But of course, Renner’s primary role is to raise fresh, beautiful ingredients for the farm and the restaurant in the most sustainable way possible. The farm is certified organic, bee friendly, and is an Audubon Cooperative Sanctuary.

In planning the gardens, Renner uses successional and season extension plantings, which enables produce to grow at varying times in the season so that the restaurant has a continuous supply of fresh produce. Restaurant staff also print menus on site to accommodate changes according to what is available.

Locally-sourced food is another focus of the farm. Sierra Nevada set a goal to source, on average, 60% of ingredients locally in 2018, and to raise that goal 1.5% each year to come, which is a goal they met and continue to strive for each year. Doing so translates to over a million dollars put back into the local agriculture community. Food not grown on the farm comes from regional sources in North Carolina, South Carolina, Georgia, Virginia, and Tennessee, though much comes from western N.C.

Renner credits the Grossman family, who founded Sierra Nevada, for their commitment to sustainability, which is reflected in the brewery’s LEED-certified-Platinum designation.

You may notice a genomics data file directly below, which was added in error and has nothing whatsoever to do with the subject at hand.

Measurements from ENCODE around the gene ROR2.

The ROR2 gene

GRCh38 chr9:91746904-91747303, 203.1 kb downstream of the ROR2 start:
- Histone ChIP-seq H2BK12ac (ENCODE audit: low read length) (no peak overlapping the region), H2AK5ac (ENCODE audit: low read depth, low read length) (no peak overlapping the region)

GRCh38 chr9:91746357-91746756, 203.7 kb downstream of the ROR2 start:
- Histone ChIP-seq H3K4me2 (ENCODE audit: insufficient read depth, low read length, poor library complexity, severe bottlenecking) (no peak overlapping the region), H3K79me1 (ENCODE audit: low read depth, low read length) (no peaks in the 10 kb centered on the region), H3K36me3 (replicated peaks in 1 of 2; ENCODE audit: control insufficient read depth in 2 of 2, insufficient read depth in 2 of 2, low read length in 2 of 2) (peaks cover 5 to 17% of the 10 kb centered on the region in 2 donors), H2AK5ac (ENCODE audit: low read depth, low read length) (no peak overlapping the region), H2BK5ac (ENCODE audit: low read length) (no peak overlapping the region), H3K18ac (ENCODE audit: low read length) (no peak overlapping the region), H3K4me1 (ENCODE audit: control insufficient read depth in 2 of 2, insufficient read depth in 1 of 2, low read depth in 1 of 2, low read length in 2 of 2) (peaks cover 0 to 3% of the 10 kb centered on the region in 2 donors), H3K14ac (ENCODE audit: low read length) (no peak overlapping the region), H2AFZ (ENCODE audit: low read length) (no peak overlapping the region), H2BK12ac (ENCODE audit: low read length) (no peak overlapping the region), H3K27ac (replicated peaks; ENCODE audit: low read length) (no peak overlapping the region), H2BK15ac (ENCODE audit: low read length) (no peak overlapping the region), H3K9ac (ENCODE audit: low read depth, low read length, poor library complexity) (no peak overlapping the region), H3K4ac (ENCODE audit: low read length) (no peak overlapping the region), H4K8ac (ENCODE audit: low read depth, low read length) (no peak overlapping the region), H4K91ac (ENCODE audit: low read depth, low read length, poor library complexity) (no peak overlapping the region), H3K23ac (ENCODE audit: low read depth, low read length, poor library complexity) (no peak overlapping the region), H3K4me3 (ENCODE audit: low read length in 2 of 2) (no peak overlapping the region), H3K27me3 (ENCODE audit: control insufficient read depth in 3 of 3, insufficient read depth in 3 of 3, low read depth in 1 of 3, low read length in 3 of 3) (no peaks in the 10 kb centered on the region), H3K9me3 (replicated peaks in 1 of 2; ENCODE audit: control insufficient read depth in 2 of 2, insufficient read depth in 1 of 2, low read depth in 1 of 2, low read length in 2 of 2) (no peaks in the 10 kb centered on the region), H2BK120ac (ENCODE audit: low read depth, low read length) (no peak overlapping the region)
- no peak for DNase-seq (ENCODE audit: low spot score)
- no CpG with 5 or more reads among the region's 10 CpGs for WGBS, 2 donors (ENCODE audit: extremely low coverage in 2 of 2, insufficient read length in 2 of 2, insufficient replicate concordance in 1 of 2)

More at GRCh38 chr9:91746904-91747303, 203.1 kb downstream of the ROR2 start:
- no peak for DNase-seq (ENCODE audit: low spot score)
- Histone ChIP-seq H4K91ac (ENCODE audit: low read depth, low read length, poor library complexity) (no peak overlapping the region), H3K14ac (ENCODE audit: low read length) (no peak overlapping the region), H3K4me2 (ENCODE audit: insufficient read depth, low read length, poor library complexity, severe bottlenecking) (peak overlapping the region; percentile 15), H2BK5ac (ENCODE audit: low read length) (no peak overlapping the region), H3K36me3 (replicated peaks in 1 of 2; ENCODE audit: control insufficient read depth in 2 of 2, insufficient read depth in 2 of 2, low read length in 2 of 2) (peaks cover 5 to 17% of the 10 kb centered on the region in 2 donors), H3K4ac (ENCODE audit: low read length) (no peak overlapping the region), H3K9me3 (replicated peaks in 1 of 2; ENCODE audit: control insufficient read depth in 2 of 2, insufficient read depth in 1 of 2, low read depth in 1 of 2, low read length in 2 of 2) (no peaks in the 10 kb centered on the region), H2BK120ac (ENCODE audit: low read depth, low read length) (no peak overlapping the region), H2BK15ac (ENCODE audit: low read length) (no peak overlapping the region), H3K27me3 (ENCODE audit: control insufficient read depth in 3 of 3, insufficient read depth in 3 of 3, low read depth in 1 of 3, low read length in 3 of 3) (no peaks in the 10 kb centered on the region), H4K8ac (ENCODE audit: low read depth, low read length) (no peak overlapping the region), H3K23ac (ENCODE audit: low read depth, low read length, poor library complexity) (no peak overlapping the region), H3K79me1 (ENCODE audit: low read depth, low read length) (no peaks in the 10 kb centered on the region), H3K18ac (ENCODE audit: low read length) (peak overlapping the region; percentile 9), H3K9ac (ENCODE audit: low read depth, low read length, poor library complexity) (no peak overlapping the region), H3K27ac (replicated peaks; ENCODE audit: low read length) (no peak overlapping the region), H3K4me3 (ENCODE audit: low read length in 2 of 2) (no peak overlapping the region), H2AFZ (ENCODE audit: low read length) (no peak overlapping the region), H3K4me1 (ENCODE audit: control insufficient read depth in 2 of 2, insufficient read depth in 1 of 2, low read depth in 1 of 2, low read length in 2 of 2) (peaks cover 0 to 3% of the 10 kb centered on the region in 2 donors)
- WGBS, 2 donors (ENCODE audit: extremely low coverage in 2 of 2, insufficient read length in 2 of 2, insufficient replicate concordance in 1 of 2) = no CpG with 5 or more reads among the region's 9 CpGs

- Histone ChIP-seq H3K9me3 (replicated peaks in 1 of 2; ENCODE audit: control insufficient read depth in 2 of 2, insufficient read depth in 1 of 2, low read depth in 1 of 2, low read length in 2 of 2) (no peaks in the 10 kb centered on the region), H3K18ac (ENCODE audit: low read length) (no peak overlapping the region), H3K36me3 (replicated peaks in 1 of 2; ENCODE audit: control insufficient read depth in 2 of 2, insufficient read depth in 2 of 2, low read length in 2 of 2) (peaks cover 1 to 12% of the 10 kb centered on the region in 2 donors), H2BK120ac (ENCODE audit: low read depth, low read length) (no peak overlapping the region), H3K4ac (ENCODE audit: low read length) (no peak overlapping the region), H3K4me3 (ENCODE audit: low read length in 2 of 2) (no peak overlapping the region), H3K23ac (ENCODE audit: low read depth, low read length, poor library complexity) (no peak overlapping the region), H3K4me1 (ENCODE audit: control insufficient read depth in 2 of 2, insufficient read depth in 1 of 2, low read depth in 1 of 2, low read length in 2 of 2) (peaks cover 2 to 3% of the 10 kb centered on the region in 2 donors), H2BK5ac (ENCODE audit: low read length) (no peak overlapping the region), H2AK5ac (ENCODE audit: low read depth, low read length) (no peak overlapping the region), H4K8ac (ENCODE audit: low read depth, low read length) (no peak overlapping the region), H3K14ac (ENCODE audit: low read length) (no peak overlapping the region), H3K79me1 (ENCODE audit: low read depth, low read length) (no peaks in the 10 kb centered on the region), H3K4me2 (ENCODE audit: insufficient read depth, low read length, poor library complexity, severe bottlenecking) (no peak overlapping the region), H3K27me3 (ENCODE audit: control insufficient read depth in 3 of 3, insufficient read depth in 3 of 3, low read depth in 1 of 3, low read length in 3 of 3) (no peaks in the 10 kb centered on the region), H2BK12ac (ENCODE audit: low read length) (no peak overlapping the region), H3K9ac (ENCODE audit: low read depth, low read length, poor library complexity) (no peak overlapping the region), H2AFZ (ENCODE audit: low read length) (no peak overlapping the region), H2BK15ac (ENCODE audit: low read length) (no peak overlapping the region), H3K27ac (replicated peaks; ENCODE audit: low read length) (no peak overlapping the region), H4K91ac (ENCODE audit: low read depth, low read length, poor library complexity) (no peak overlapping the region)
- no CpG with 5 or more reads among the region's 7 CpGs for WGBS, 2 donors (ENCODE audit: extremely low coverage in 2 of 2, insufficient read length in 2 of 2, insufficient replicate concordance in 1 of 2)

“Having the staff to process local ingredients is a testament to the values of this company,” said Renner. “They are only able to do it on this scale because they built it into the infrastructure of the kitchen.”

That commitment to sustainability is shared by the executive chef of the Taproom, Jessie Massie, with whom Renner works closely.
Renner sits down with her in late fall/early winter with seed catalogues to talk about what they want to plant and what yield they will need to support the restaurant.

Massie appreciates the partnership with Renner.

“Kate has such a positive attitude and passion for local, sustainable purchasing,” said Massie. “She is always willing to help me in sourcing and is proactive in our sourcing needs. We do a lot of planning throughout the year to grow and source as many local products as possible.”